How do I stop judging them?
September 6, 2011 7:03 AM   Subscribe

When my friends allow men to treat them poorly, I begin to lose respect for them. On an intellectual level, I know that it’s heartless and unkind of me to look down on my friends who are struggling, it’s victim-blaming, and I HATE that I feel this way. How can I stop it?

I have a couple of close friends who repeatedly fall for men who treat them like crap. One of them puts men up on pedestals (including her current beau who is a sexist creep and a chronically unemployed mooch, and who threatens to dump her on a regular basis) and jumps from one bad relationship to another because she’s terrified of being alone. The other has never had a boyfriend, and looks for men in all the wrong places because she’s too shy to talk to a guy unless she’s had a few drinks, and ends up getting her heart broken when she develops feelings for men who were just looking for a quick lay or a booty call. She is so afraid of rejection that she can’t even put her wants and needs into words (if she never asks for anything from him, she doesn’t have to risk being turned down).

I’m definitely not an uber-confident man eater type of woman myself, but I expect men to treat me with respect, and those who haven’t did not get a second chance with me. I simply don’t understand why it’s so difficult for my friends to see the opposite sex as ordinary people. Why can’t they see their worth beyond what some loser thinks of them? Why can’t they see that men are not all the same, that there are identifiable differences between good men and assholish men? Why can't they understand that men aren’t some inscrutable “other” whose words and actions are "signs" to be deciphered, and that decent guys won't keep you guessing? Why can’t they understand that being a “cool, low-maintenance type of girl” doesn’t entail being a doormat? Why can’t they see that they’re wasting precious time and tears on men who don’t give a shit about them? They could do sooo much better!

It’s starting to drive me crazy, listening to their man woes over and over again. I’ve tried reminding my beautiful, smart, funny friends that they’re amazing women, worthy of respect and appreciation. I’ve tried validating my friends’ hurt feelings, that it’s not unreasonable to expect the guy you’re dating to return your calls, that it’s okay to talk about your feelings with the guy who’s been sleeping with you for several months, that it’s not fair for a guy to take out his issues on you, no you’re not crazy. I know from painful experience that telling a friend something she really doesn’t want to hear is usually counterproductive, so I often find myself biting my tongue when in my head I’m screaming, “How fucking blind are you?!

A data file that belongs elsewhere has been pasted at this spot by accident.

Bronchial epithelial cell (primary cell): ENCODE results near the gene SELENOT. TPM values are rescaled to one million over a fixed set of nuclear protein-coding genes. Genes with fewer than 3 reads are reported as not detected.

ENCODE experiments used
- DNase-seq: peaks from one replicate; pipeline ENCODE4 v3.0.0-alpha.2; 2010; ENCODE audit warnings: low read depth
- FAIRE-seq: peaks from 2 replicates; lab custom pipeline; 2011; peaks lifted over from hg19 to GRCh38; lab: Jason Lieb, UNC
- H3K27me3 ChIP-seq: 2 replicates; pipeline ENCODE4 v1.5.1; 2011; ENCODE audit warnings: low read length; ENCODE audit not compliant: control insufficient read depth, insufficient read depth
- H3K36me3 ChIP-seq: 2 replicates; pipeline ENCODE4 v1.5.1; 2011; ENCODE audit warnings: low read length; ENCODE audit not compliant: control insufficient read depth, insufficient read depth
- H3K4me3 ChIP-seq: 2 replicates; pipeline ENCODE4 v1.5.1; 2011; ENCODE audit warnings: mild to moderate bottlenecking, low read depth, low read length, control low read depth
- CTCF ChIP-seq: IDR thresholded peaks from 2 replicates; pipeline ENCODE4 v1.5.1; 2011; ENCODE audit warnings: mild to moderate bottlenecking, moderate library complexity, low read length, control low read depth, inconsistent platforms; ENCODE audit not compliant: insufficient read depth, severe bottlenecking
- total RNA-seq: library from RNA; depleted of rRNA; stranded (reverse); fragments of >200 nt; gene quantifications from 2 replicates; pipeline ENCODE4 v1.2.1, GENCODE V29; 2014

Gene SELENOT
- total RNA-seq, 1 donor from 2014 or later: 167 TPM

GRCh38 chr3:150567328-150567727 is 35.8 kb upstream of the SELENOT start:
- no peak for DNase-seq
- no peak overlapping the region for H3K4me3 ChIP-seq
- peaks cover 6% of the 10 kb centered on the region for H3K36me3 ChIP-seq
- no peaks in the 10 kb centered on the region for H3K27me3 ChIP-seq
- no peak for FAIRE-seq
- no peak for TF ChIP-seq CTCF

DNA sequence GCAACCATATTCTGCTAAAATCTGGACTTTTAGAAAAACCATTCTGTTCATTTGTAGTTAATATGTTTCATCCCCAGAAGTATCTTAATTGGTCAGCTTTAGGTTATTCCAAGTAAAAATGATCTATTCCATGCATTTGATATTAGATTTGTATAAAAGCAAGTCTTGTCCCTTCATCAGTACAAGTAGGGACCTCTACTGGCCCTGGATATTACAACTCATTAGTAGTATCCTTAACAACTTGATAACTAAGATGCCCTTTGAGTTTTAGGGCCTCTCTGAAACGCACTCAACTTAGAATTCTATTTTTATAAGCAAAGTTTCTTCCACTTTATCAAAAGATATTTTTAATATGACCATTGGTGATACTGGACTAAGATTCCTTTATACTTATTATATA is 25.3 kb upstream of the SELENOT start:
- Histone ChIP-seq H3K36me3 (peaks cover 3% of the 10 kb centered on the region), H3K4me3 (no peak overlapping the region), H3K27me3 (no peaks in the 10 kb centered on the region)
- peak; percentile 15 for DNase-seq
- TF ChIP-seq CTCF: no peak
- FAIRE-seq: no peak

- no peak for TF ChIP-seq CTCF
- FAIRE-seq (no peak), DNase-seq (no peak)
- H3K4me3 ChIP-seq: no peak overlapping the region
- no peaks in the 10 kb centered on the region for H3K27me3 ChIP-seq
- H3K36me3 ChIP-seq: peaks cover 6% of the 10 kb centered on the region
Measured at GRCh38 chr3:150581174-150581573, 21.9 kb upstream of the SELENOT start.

I know that my friends are trying their best. They can’t help the way they feel. I know that what comes easily to me may be difficult for others. I know it’s not their fault that someone has chosen to abuse their trust and vulnerability. But every time my friends confide their miseries to me, every time it’s the same old song, I respect them a little less. I judge them. I start thinking of them as gullible, deluded... even pathetic. It’s horrible of me, I know. This tendency of mine is really disturbing to me. I wish I could feel empathy and compassion for them, but I don’t, and I don’t know how to. I’m afraid if I don’t figure this out, it’s going to start poisoning my friendships with these women. How do I get from where I am now to becoming the friend I should be? How do I stop losing respect and affection for my friends precisely when they need my support the most?
posted by anonymous to Human Relations (39 answers total) 49 users marked this as a favorite
Tell them to stop telling you their man woes. Everyone burns out the 10000th time they hear the same sad story with no ability to change the ending.

Consider, too, that although you and they are framing it as them being victimized, they are getting something out of these situations, hence their unwillingness to change. How do these behaviors benefit them?

I will assume that--at least in part--they rather enjoy the attention and support. Whether you want to keep providing that is up to you.
posted by the young rope-rider at 7:11 AM on September 6, 2011 [8 favorites]

It is possible that some experiences in your friends' childhoods compels them to keep choosing unreliable inappropriate men who treat them like shit. If you really want to help them, recommend that they each see a therapist. Do it kindly.
posted by mareli at 7:12 AM on September 6, 2011 [2 favorites]

You don't stop thoughts. You minimize their impact by acknowledging them and letting them go. I suspect the problem is how these thoughts make you feel bad. They are normal human thoughts we all have. You're not required to credit a thought as truth, ever.
posted by Ironmouth at 7:20 AM on September 6, 2011 [9 favorites]

You are sounding exactly like a former friend of mine, who supported me when I was going through really tough times with a partner.

Her reasoning was very much similar to yours, which is perfectly reasonable, but it is just not what always happens in the real world! People have weaknesses that they may not even know about themselves, so who are we to judge?

During the time I was having problems with my SO, she actually told me (while drunk) that she felt I was gullible, deluded, pathetic, which is just how you described that you feel about your friends. Plus a lot of other horrible things, things that I would NEVER expect to hear from a friend. I decided to forgive her an not mention that episode again.

But later, with a clearer mind, I decided to end that friendship, because I felt constantly judged by her, even after I moved on and started another relationship. She would always make little funny-ha-ha remarks like (when she bought a dominatrix outfit) "Ah, being subservient is your speciality, so you don't even need an outfit."